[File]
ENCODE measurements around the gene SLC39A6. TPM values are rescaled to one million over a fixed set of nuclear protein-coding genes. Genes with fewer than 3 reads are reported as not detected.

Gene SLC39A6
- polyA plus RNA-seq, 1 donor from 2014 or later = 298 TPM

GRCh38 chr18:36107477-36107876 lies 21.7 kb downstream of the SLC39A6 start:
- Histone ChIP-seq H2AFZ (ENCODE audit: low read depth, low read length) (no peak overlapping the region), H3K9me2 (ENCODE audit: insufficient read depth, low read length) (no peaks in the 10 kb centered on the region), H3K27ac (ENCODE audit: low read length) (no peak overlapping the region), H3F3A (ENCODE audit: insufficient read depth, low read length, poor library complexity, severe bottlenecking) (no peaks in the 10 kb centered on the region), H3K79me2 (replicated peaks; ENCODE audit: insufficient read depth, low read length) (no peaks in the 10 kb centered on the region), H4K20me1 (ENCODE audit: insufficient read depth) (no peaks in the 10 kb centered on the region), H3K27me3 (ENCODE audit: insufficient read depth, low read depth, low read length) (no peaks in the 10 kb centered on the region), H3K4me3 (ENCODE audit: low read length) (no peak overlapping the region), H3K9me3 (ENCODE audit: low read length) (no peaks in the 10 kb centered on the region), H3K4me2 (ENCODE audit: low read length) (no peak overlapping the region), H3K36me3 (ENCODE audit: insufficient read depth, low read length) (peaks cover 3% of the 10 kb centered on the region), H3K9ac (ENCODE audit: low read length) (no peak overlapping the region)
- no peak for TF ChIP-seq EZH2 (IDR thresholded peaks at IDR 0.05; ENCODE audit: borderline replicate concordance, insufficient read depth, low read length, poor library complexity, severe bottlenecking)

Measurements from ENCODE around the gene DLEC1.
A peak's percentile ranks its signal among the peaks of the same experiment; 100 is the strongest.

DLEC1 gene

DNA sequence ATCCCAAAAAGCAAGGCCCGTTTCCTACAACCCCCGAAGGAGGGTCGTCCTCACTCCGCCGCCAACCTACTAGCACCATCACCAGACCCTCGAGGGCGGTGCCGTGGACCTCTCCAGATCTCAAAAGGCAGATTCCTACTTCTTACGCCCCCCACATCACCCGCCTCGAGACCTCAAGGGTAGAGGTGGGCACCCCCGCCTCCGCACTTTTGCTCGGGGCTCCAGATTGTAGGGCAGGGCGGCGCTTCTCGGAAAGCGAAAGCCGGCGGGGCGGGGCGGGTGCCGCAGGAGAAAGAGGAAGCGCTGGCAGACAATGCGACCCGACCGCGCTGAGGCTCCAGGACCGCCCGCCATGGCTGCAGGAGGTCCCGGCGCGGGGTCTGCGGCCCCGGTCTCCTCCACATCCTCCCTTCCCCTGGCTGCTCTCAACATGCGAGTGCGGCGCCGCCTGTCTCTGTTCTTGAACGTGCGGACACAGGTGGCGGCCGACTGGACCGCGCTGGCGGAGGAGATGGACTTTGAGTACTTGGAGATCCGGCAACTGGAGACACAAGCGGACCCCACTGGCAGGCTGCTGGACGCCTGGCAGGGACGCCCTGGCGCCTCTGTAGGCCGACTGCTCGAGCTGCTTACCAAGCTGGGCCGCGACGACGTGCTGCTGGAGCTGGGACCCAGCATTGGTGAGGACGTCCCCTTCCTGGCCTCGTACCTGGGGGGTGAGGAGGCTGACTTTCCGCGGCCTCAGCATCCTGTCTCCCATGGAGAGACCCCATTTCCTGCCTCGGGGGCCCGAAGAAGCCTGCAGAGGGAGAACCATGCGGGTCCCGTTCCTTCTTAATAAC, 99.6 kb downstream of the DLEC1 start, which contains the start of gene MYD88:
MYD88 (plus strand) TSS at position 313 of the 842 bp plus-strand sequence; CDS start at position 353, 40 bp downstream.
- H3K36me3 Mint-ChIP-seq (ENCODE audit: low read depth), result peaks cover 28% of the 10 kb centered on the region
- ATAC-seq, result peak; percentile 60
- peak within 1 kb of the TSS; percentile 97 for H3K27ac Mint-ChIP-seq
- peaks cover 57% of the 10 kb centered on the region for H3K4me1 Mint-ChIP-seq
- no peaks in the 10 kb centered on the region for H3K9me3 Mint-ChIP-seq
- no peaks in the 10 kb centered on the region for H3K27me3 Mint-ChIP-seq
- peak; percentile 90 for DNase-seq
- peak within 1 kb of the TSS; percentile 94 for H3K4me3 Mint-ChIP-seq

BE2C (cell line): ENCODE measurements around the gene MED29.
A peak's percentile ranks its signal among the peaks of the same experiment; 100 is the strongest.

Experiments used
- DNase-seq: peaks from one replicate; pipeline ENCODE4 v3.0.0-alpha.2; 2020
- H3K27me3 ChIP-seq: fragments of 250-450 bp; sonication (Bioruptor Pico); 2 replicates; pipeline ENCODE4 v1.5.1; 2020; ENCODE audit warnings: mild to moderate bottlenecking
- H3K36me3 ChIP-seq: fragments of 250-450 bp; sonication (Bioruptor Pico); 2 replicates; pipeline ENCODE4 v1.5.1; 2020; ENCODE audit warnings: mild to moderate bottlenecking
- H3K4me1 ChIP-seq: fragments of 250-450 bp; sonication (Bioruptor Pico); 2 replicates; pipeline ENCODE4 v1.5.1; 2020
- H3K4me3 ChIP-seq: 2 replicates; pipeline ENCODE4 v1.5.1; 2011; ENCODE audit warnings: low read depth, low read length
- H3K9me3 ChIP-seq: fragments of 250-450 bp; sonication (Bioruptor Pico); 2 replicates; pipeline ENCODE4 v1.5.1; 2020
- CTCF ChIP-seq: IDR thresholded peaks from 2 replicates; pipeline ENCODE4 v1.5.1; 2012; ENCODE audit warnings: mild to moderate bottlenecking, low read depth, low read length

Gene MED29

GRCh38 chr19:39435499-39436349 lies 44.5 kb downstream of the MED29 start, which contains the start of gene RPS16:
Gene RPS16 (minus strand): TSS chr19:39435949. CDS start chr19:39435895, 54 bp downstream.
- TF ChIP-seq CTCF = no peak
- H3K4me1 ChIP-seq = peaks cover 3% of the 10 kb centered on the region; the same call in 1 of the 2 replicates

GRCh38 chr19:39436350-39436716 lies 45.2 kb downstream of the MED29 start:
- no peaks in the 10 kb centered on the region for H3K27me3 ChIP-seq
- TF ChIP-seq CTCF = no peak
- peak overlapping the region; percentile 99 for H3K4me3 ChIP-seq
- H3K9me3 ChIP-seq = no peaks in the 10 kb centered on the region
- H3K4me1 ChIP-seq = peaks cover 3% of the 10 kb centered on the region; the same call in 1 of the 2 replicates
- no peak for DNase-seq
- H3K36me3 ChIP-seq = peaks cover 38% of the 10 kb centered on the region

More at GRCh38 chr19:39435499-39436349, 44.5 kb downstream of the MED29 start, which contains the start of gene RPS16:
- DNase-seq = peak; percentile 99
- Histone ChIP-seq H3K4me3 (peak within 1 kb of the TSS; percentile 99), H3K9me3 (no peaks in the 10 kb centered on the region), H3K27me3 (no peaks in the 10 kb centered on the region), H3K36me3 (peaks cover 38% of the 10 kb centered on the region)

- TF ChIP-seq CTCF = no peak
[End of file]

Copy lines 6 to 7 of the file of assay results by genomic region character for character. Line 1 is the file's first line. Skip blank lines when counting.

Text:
- no peak for TF ChIP-seq EZH2 (IDR thresholded peaks at IDR 0.05; ENCODE audit: borderline replicate concordance, insufficient read depth, low read length, poor library complexity, severe bottlenecking)

Measurements from ENCODE around the gene DLEC1.